- Can I be really honest with you?
I've been in places like this before
and my honest reaction is when
I come in a shop like this,
its full of slightly old
supposedly interesting stuff,
is that it should all go on
what I call the antiques bonfire
Interior design clearly isn't my thing,
so we reach a compromise.
Christina will do it.
We still need to see if Eva's
new and improved beam recipe
is good enough to take my weight
when I go up the Lego stairs to floor one.
Right, so these are the beam designs
that we are hoping to use
and these are low walls
but they're made out of our bricks.
Right, so it's got to be
able to take my weight
plus a bit, so call it what, 90 kilograms?
- Just do me a favor, stop.
I'll be moving the chair.
It ain't going nowhere.
Feet off.
Feet off, done.
- [James] Whoa.
- It's the bottom plate.
- Oh there you go.
God, when it goes, it goes, doesn't it?
- [Eva] It does.
- [James] This is more of a
disaster than it might seem.
Because my Lego house is full
size and in a public place,
it counts as a proper building
and that means it must
satisfy building regulations.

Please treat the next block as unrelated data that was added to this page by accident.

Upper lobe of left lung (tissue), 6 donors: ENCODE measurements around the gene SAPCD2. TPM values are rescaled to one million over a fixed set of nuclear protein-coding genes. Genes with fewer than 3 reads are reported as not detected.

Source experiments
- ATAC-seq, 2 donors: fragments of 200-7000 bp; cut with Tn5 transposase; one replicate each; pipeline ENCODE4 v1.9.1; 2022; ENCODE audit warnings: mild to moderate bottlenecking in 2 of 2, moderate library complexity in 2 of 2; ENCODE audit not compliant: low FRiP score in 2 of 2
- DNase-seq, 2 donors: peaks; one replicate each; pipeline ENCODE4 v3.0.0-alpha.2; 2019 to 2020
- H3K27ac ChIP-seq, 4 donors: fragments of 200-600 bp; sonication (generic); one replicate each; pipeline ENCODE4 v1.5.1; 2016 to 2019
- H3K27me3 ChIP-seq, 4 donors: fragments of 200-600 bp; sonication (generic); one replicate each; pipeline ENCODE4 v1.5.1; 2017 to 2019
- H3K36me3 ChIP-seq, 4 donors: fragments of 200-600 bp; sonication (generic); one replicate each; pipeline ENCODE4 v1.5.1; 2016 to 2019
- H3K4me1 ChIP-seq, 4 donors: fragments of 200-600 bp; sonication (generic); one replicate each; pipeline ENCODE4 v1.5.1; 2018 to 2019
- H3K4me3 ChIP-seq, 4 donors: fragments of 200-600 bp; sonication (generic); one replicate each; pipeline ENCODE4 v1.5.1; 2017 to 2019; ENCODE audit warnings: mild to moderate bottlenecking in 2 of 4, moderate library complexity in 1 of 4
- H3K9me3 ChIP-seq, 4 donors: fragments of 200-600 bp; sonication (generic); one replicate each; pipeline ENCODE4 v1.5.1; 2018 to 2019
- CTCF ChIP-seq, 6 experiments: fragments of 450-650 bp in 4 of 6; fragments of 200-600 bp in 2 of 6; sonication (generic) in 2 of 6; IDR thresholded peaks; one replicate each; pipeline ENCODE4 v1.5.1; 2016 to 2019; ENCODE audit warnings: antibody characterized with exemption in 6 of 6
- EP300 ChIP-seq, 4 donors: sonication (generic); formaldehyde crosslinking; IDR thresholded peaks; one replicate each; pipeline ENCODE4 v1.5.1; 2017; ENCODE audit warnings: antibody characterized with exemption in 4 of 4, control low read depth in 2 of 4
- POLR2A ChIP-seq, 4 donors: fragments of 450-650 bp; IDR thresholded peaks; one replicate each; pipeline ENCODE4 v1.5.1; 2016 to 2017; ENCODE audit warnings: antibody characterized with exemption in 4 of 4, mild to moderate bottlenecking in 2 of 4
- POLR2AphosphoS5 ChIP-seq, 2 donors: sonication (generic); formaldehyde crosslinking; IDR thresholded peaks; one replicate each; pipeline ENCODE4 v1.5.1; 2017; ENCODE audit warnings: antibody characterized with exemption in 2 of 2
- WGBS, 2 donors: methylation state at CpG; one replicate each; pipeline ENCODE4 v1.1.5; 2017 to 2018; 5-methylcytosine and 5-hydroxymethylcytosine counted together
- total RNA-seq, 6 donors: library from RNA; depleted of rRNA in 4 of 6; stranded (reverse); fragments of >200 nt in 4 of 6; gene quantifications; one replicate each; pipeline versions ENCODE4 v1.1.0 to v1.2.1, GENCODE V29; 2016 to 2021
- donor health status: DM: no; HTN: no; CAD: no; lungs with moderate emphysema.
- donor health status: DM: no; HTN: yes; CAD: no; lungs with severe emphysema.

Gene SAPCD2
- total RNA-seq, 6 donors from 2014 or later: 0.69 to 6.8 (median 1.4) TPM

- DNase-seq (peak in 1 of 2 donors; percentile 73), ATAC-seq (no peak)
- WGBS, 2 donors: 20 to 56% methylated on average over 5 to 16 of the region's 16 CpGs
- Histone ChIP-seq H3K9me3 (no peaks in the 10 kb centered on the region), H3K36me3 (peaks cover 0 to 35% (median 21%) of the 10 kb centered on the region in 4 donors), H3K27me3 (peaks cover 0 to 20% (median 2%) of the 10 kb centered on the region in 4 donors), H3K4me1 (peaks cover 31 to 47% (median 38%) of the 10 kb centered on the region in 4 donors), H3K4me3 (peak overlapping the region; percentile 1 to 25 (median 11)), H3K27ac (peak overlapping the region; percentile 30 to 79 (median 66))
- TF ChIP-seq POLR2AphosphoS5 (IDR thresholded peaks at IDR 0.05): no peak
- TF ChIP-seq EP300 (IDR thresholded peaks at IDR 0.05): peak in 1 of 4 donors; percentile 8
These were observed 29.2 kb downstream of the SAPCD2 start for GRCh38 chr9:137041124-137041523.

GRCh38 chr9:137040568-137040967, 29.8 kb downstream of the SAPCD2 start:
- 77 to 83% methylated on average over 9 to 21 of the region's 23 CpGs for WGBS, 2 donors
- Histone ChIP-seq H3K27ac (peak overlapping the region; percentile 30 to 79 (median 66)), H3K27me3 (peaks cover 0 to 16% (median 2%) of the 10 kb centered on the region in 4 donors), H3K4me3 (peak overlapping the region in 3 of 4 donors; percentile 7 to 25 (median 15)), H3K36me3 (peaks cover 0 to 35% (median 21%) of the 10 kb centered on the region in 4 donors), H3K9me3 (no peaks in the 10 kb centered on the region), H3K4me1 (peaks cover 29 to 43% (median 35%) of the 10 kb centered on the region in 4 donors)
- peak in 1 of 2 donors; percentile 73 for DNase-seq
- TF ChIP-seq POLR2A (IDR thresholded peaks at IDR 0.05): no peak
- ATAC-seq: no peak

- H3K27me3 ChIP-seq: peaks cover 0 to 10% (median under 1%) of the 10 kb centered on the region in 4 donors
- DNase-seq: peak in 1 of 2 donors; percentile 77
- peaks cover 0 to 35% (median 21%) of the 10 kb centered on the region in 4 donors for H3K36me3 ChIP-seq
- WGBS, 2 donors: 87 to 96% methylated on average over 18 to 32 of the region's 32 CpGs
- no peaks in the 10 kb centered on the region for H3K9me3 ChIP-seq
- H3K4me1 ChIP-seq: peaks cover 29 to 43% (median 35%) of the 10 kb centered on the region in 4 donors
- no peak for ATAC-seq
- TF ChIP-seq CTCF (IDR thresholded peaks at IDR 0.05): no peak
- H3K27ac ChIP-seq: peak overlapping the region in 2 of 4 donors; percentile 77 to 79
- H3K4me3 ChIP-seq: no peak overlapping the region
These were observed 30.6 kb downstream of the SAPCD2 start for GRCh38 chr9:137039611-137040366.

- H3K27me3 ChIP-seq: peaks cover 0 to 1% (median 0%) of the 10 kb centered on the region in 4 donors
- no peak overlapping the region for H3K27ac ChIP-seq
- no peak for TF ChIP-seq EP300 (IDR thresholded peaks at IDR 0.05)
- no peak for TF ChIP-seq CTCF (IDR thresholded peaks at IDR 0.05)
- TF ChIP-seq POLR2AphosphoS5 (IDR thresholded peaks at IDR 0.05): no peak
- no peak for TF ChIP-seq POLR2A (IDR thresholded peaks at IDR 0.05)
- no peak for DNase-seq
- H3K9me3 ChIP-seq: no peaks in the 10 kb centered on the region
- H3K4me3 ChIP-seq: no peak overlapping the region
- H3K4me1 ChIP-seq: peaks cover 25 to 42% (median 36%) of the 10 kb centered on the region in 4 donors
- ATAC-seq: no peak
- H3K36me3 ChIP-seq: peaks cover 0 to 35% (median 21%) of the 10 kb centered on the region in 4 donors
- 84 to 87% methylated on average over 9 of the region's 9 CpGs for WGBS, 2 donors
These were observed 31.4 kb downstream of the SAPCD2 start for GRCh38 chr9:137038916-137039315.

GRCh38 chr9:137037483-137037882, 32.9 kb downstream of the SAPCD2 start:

Barnaby and Eva have
to sign the design off,
which means they're responsible
if it falls on someone's head.
In short, this has turned
into an issue of insurance
and public liability.
- It's certainly possible to prove
that this building could stay up.
The issue is
- [James] Of course, it is.
- It's definitely possibly to prove it,
the problem is can you prove it
in a very short space of time
in a way that's gonna be
satisfactory to the insurers?
- We haven't tested
every eventuality on that
so we can say in all
confidence that we think
- But you haven't tested
it for meteorite strikes.
- In order to sign of a blanket guarantee
that the structure will
never have any problems
seems to be just about impossible.
- The first time somebody
made a house out of concrete,
nobody knew what concrete
did until they tested it.
- To be fair on that
though, I mean, when
- [Barnaby] There's lot of failures.
- Yeah, there were a lot of failures
and a lot of people did die.
- You have to have failures
for human,
well, so be it, human
kind has to progress.
- What do we do?
We either don't build
anything or the alternative
is a system where we've got
a parallel structure going on